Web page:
1940: sf writer predicts the imminent and welcome end of science fiction comic books

Originally published at: http://boingboing.net/2016/10/25/1940-sf-writer-predicts-the-i.html

The fact that few appear for the second issue but start out with a new series hoping to sell the first copies is pretty good proof of their impermanence.

Witness the fact that nobody writes short stories any more.


Insane, I tell you. You gotta believe me.

Re: the art cover depicted here…

Spurt Hammond :joy:

Your grandma wants her canning jars back.

Well, he as actually right about that. That comics were considered disposable entertainment is one of the reasons they have collectable value today.


Is the output of Marvel and DC these days still within the realm of “science fiction”? I would call it something else entirely.

I also can’t help but be slightly reminded of the rants of the “Sad Puppies”, who seemed from one perspective to be railing against the drift of science fiction away from such “thousand and one silly things”. (And yes, from a more readily-accessible perspective they are very very bad people with bad badness so bad terrible etc.)


Agree with your Sad Puppies statement. But yes, Marvel and DC do quite a bit of scifi. Fantasy too. It’s all mixed together.

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Very interesting. Remember that in 1940 comic books, as we know them, were only 2 or 3 yeas old. Before 1937, most comics were reprints of new paper strips. Modern super heroes began in 1938 with the birth of Superman and Batman. There were also more and more non-super hero comics, but of other genres that before now were mainly the realms of pulps.

Before comics, the popular culture of fiction at the time were pulp magazines. These were magazines printed on crap paper and varied in length. Some had an anthology of short stories, others were full length, albeit shortish, novels running 50,000 words or so. They were seen as cheap entertainment. Sort of looked down upon. Many people hoped to hone their craft in pulps and later write “real” books. Comics were even lower in the pecking order and were so for a very long time (Fun fact, Stan Lee’s real name was Stanley Martin Lieber. In 1941 he used a pen name, Stan Lee, saving his real name hopefully for “real” literature in the future.)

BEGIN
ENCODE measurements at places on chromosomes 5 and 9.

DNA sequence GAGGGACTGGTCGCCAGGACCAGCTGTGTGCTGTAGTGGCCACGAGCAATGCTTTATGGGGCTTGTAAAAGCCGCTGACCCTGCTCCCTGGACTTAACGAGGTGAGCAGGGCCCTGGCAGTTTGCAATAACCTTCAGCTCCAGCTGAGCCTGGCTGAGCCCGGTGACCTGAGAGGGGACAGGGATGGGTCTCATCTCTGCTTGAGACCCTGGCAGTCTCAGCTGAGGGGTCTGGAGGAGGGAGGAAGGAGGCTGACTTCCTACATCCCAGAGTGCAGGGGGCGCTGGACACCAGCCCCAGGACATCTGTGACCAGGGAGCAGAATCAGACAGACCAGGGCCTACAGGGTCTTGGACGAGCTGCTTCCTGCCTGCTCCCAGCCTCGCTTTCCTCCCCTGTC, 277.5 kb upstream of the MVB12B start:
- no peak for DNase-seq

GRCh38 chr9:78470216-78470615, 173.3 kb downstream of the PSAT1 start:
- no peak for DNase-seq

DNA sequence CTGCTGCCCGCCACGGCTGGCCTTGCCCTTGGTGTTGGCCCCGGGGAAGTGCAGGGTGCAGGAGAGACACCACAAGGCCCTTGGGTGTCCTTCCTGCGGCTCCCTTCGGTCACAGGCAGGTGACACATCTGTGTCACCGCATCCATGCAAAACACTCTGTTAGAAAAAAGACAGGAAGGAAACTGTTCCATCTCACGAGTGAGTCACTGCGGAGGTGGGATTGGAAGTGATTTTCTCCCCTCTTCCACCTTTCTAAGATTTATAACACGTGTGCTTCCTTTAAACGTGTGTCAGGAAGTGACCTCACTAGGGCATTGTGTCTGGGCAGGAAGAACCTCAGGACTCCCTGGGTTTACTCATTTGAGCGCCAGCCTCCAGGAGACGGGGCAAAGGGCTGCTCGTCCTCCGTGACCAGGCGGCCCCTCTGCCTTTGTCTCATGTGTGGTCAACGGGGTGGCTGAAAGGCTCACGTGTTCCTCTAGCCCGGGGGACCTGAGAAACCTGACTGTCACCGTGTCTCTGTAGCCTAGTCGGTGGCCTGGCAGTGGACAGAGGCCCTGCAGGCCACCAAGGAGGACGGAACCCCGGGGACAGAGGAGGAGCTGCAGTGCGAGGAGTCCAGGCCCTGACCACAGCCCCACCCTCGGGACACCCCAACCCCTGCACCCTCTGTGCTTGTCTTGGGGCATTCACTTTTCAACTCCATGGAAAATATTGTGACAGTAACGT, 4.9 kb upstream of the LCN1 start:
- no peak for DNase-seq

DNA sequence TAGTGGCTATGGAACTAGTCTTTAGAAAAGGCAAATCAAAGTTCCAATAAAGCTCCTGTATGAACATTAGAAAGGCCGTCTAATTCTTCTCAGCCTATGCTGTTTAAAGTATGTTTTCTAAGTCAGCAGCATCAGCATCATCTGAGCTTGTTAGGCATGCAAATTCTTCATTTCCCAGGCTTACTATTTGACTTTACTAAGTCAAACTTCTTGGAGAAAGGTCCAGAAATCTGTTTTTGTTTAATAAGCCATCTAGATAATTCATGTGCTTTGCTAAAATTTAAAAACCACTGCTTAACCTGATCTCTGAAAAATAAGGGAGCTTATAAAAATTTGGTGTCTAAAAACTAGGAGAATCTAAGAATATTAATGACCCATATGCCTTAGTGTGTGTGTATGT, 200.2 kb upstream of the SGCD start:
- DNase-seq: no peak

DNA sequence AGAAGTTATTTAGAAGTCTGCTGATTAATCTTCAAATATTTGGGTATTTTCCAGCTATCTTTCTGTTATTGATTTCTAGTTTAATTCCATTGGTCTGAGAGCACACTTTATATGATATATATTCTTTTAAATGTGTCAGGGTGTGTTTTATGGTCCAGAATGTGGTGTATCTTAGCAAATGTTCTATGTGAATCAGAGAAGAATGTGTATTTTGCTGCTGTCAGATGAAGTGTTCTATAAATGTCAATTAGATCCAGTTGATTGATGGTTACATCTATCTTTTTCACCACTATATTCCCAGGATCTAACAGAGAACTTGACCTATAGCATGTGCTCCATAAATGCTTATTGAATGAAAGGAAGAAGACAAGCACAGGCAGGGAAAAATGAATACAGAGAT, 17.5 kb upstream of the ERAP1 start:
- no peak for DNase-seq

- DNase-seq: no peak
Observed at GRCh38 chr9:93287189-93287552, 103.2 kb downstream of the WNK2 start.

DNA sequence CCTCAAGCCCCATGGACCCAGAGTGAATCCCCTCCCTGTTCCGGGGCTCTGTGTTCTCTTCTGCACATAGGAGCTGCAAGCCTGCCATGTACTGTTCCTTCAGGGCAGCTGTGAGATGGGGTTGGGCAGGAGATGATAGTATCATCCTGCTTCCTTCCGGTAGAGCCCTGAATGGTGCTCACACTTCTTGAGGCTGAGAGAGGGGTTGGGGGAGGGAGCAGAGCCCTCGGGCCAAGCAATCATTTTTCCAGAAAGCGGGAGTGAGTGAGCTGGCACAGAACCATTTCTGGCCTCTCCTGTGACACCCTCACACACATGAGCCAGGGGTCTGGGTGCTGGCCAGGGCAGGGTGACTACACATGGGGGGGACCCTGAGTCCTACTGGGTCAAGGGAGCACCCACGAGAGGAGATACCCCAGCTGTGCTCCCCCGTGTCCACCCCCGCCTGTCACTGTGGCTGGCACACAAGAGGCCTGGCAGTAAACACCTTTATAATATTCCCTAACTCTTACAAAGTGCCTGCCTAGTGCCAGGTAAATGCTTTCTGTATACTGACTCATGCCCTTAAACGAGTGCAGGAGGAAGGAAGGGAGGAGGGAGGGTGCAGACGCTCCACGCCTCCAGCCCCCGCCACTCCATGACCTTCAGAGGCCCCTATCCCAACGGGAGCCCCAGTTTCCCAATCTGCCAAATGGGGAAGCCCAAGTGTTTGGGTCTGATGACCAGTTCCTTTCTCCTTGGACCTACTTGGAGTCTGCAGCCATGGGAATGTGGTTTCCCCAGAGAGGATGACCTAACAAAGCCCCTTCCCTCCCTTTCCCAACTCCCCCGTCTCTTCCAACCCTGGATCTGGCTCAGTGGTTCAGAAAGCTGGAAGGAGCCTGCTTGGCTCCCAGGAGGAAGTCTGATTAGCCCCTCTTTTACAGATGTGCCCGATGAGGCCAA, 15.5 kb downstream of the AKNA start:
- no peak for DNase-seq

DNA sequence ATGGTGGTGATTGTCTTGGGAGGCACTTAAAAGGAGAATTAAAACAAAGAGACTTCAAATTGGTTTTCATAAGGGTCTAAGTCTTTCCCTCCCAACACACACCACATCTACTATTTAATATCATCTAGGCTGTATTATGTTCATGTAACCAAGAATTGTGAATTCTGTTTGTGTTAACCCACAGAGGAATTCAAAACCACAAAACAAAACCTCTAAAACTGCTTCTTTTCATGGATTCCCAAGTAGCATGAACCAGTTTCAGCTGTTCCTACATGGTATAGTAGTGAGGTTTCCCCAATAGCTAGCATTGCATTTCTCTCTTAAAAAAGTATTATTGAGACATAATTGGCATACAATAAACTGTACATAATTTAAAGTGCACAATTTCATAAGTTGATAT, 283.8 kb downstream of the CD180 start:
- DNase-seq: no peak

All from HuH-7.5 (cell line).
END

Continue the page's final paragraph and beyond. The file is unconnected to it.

The first pulp showed up in the very late 1800s, but were super popular up until WWII when the paper shortage had a serious effect. Some classic sci-fi and fantasy authors got their starts in pulps or had some of their stories first published there, such as HG Wells, Lovecraft, Asimov, Edgar Rice Burroughs, and one of my faves, Fritz Leiber.

The 20s and 30s were when they were most popular, with Science Fiction, western, adventure, detective, fantasy, and romance all being staples of the genre. In the early 30s also came the rise of “character” driven stories. These had some popularity in the early 1900s, but they had a resurgence starting with The Shadow in 1931 (inspired by the menacing narrator of the radio program “Detective Story Hour”). Many more were featured in the various anthology stories. While many of these pulp heroes are lost to obscurity, many of them you are hopefully familiar with: The Shadow, Doc Savage, Conan, Tarzan, Zorro, Buck Rodger, The Phantom, and more.

And even if you are unfamiliar with these character, you know their offspring. Most notably both Superman and Batman “borrowed” heavily from The Shadow and Doc Savage.


I have to say that the one-eyed beast with the bad hair transplant molesting a woman on the upper right is reminiscent of something I’ve seen a lot recently. That hand is kind of large though.


What could the purpose of those bell jars be meant to be?

Nice perspective work on those ratchet/gear teeth though.

Pickled people?

Just goes to show how SF writers can’t predict anything.

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